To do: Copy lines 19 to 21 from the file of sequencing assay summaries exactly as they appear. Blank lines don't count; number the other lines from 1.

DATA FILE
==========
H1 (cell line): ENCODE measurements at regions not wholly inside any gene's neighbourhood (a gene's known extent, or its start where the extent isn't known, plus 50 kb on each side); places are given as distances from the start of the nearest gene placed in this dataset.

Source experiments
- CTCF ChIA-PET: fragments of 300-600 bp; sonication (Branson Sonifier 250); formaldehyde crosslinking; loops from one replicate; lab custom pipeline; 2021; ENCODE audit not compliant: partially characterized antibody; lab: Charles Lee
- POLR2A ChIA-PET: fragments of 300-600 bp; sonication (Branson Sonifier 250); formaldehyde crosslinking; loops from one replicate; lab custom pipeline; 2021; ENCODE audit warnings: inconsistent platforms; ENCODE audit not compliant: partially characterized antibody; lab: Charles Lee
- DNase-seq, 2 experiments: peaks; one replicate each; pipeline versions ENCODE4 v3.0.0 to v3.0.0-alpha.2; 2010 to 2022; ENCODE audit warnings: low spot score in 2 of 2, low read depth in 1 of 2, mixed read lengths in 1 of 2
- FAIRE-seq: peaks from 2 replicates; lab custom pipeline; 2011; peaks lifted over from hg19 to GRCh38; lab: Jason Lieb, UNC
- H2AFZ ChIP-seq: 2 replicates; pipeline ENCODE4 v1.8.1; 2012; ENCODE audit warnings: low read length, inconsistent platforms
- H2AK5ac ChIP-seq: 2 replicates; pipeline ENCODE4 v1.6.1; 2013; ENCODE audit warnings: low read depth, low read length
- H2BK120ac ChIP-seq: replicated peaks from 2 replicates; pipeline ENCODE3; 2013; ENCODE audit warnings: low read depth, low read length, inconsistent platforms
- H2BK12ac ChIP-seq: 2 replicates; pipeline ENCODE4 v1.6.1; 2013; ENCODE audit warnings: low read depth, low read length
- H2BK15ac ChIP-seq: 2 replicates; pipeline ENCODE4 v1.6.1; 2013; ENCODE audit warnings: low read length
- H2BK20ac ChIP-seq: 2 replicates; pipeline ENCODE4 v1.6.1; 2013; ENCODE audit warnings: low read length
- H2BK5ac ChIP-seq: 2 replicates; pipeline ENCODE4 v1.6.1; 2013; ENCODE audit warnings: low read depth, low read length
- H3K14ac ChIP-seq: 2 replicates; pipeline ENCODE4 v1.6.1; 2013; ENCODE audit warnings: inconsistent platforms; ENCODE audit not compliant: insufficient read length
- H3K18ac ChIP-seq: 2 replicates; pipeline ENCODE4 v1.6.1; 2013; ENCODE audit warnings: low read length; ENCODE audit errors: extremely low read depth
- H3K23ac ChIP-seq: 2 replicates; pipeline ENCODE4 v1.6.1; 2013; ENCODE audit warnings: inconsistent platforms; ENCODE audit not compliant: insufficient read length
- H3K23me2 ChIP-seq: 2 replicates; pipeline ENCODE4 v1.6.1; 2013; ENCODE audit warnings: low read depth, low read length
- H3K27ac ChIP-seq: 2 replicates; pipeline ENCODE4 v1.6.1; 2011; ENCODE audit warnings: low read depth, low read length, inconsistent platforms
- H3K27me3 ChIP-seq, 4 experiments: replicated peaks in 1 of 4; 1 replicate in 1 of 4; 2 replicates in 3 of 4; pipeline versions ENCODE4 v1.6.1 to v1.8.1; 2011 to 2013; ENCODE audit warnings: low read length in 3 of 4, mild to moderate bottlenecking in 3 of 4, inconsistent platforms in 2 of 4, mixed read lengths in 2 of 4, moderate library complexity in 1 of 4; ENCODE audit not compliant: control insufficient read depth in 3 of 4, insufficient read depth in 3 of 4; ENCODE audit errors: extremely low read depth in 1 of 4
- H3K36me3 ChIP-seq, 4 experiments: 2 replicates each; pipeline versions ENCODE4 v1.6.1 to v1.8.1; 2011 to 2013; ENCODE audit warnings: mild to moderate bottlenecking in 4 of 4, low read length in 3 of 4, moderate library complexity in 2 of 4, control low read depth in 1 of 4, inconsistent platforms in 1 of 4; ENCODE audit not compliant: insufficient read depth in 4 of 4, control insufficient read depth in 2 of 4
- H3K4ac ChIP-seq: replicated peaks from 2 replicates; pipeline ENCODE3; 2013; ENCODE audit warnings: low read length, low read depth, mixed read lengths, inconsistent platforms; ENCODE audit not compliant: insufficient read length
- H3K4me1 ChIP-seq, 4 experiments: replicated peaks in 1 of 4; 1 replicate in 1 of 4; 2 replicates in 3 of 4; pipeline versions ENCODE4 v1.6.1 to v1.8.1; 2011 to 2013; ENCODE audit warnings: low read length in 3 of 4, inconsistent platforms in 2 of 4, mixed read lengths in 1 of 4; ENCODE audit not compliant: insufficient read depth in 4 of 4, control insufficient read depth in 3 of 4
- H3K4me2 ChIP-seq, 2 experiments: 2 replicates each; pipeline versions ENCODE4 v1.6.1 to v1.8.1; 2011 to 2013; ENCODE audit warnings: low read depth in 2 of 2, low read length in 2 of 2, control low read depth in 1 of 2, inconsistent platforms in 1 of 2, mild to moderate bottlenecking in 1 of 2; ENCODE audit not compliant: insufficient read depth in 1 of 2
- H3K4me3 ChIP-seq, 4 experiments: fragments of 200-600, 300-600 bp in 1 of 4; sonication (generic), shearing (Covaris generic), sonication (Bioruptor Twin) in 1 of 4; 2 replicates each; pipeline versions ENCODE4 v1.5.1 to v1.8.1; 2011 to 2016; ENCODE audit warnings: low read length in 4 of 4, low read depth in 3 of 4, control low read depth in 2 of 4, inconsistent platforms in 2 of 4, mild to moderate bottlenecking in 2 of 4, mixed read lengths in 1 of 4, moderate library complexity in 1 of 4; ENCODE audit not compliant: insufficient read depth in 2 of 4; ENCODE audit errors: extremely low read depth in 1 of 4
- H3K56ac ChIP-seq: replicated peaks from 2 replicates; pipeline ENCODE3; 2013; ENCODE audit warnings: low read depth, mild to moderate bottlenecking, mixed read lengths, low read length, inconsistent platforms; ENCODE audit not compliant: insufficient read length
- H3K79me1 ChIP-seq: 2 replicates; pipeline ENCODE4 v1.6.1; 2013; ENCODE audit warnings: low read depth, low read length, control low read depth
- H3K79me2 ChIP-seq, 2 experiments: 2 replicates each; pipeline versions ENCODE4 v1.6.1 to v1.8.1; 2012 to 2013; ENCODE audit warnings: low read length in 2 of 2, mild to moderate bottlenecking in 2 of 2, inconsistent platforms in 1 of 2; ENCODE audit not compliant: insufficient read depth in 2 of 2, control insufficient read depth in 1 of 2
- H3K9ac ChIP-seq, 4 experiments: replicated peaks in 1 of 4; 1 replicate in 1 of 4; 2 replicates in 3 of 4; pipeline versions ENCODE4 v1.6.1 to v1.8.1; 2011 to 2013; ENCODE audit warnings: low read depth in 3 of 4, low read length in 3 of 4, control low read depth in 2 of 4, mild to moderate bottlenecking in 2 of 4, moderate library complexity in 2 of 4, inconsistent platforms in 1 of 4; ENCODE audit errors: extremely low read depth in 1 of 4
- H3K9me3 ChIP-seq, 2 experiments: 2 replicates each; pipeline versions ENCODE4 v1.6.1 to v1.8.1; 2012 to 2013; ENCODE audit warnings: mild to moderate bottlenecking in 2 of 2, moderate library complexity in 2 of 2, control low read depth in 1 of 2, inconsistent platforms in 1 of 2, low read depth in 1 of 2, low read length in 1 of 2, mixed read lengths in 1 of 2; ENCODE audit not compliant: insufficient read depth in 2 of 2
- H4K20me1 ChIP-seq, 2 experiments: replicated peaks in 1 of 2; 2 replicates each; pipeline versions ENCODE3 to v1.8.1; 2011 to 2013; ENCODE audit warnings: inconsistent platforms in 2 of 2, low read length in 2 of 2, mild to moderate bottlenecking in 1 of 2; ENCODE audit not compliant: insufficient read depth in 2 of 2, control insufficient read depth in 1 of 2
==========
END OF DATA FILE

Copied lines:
- H3K27me3 ChIP-seq, 4 experiments: replicated peaks in 1 of 4; 1 replicate in 1 of 4; 2 replicates in 3 of 4; pipeline versions ENCODE4 v1.6.1 to v1.8.1; 2011 to 2013; ENCODE audit warnings: low read length in 3 of 4, mild to moderate bottlenecking in 3 of 4, inconsistent platforms in 2 of 4, mixed read lengths in 2 of 4, moderate library complexity in 1 of 4; ENCODE audit not compliant: control insufficient read depth in 3 of 4, insufficient read depth in 3 of 4; ENCODE audit errors: extremely low read depth in 1 of 4
- H3K36me3 ChIP-seq, 4 experiments: 2 replicates each; pipeline versions ENCODE4 v1.6.1 to v1.8.1; 2011 to 2013; ENCODE audit warnings: mild to moderate bottlenecking in 4 of 4, low read length in 3 of 4, moderate library complexity in 2 of 4, control low read depth in 1 of 4, inconsistent platforms in 1 of 4; ENCODE audit not compliant: insufficient read depth in 4 of 4, control insufficient read depth in 2 of 4
- H3K4ac ChIP-seq: replicated peaks from 2 replicates; pipeline ENCODE3; 2013; ENCODE audit warnings: low read length, low read depth, mixed read lengths, inconsistent platforms; ENCODE audit not compliant: insufficient read length